You may recall from earlier posts that Teddy Roosevelt visited Caddo in 1905.
The Caddo Herald
January 10, 1919
“Teddy Roosevelt is dead.” This announcement Monday morning caused a pall of gloom to settle over many American hearts- for Teddy was a MAN. We may not have like him politically; we may not have liked his course toward President Wilson; we may have disliked his apparent egotism; but we did admire his intense Americanism, his patriotism, his generous heart and his active life and mind. Teddy was one of the most picturesque presidents America has ever had. His personality drew around him friends that nothing could shake. He possessed advance political and social ideas and was fearless in performing duty. He was one of America’s great sons and fills a large space in the history of his country.
Just a reminder:
Rough Riders from Caddo
Joseph L. Smith, Q. M. Sergeant
Charles S. Lynch, Corporal
John N. Jackson, Corporal
Charles J. Fandru (Faudree?), Corporal
Samuel Young, Chief Cook
John F. Boydstun
John W. Barlow
William S. Murphy
Charles E. McPherren
Charles E. McPherson
Walter L. Russell
Henry J. Stewart
Jesse C. Thomas
John D. Wagner
Benjamin B. Wood
November 25, 1948
Caddo Recalls Visit Teddy Roosevelt
Old-time pictures decorating windows of stores in Caddo as part of its Golden Jubilee, reveal that Theodore Roosevelt made a short speech here in April, 1905.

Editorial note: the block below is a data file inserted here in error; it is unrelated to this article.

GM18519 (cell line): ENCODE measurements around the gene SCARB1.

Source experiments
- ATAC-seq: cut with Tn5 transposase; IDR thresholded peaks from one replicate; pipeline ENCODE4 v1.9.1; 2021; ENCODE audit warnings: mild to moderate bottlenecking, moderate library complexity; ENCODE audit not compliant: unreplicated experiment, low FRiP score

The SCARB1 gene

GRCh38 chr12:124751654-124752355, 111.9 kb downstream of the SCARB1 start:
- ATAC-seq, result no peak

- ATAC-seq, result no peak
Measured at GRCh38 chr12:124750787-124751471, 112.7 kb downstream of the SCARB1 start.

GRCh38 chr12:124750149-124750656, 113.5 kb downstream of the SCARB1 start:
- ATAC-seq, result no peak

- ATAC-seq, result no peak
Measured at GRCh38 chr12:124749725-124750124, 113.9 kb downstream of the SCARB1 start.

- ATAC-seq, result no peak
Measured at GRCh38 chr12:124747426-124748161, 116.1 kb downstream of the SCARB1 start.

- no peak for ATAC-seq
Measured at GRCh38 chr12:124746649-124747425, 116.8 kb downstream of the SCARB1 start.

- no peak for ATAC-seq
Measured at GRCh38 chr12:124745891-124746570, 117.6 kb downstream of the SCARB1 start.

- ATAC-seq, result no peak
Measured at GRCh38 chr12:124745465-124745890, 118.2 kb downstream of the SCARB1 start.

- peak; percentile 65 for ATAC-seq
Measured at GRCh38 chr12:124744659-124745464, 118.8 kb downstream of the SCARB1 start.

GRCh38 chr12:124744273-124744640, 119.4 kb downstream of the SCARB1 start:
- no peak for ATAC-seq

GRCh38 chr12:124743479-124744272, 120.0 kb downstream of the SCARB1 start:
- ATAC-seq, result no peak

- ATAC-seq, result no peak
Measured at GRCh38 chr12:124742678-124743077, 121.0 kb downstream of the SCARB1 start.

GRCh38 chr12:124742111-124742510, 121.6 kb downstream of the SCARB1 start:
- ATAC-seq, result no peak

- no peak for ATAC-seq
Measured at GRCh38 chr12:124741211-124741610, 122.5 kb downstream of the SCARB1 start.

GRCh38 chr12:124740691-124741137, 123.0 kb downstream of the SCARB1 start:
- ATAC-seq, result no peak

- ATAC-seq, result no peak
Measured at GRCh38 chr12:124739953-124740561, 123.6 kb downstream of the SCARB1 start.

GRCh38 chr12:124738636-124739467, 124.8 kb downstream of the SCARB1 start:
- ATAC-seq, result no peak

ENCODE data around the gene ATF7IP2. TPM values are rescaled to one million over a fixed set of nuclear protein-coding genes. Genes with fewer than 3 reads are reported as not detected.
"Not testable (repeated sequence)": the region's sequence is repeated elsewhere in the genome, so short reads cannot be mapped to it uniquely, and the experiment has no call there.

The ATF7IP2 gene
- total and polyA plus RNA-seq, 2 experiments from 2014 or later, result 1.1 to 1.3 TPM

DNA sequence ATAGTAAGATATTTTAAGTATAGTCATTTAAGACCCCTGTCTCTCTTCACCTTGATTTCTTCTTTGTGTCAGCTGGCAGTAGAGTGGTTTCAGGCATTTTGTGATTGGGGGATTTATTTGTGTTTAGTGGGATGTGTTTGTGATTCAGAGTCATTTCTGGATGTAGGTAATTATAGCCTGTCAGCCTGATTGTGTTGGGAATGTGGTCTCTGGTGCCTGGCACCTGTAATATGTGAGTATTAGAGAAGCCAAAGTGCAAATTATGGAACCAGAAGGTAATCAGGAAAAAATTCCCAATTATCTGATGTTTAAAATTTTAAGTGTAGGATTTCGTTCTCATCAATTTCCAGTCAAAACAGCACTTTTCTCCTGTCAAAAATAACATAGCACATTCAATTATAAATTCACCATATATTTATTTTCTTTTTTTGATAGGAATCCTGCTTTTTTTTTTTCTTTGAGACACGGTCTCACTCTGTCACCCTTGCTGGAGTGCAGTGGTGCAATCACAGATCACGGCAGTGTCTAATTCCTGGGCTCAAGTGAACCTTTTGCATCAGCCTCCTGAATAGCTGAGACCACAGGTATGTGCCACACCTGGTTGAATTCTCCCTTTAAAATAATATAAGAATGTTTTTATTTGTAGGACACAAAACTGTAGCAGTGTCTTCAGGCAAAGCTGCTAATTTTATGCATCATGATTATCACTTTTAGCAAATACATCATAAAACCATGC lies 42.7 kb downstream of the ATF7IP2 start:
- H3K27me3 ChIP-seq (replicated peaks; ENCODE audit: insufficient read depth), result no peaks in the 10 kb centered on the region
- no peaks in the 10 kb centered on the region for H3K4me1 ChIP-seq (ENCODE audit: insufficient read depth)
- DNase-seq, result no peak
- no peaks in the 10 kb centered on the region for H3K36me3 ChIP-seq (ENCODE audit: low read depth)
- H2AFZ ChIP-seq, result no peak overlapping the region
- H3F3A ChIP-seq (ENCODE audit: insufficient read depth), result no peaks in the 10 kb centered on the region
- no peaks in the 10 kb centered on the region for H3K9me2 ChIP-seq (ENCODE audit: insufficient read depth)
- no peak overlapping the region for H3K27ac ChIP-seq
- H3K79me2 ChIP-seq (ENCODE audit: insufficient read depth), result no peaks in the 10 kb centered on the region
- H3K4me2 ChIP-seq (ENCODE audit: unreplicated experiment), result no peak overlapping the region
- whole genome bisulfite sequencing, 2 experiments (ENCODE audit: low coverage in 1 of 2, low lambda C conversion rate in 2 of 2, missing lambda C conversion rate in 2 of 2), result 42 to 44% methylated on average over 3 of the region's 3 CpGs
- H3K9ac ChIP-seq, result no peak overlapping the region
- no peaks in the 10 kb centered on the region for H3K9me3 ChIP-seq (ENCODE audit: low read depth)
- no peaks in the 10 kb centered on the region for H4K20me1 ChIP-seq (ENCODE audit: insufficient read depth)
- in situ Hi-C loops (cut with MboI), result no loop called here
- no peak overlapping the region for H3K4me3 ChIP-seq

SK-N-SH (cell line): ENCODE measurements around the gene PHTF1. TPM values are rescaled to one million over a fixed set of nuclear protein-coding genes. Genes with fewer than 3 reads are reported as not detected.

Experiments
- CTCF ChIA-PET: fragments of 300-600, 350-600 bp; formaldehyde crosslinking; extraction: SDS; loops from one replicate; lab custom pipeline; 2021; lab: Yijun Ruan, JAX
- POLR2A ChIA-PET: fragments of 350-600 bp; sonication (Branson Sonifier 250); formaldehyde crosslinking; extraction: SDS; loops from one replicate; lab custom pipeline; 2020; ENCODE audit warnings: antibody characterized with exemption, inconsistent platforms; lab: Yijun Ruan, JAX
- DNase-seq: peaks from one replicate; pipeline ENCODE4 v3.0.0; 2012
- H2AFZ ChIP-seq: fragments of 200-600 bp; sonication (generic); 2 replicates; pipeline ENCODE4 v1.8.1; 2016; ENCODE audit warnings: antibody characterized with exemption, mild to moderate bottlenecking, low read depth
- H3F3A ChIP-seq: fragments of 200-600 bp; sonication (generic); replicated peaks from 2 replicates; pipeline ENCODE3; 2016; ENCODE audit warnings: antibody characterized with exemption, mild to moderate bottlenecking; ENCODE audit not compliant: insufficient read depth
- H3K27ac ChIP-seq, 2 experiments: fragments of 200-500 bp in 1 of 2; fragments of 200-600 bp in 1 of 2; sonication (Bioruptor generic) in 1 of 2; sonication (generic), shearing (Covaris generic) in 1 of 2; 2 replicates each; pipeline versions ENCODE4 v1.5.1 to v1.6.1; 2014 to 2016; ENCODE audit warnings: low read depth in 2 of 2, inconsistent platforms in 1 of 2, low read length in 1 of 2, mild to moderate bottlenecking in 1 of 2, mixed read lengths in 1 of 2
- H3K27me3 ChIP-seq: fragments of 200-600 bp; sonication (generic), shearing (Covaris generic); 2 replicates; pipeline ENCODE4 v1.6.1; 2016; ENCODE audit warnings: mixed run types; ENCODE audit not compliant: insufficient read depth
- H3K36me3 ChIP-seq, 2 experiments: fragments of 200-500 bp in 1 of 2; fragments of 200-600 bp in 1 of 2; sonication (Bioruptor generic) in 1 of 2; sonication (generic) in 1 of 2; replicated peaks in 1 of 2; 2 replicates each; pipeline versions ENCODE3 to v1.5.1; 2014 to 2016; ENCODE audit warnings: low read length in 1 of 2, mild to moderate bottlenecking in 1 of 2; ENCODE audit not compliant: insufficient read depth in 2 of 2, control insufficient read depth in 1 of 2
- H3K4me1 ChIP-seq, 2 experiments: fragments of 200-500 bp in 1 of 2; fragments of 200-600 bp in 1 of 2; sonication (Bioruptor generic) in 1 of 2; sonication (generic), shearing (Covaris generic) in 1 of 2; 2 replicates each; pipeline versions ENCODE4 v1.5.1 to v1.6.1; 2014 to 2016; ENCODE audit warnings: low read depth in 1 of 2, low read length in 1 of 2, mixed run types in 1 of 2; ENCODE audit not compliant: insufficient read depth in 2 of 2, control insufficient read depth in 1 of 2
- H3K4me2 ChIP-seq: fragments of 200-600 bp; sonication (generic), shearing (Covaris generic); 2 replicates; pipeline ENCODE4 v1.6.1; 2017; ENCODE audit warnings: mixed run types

Two of the pictures show Roosevelt as he spoke to a large crowd from the decorated train platform. In his speech, the president dwelt on the theme that it is the great average of people that makes a nation rise or fall, not the millionaire or paupers, but the great body of farmers, tradesmen, laborers, and manufacturers.
As the president’s train stopped, he recognized his old Rough Riders in uniform, including Charles E. McPherren, and Peter Maytubby. He waved his hands and shouted, “hello comrades.” Rifles, shotguns, and six-shooters were used to give him a 21-gun salute, which he acknowledged with his wide grin.
Two trains carried the president and his party, the first running several minutes ahead of the one carrying Roosevelt, to catch the brunt of any unforeseen event.
Following his stop in Caddo, the president, who had been elected the previous November, went to Dallas where a great banquet was given in his honor.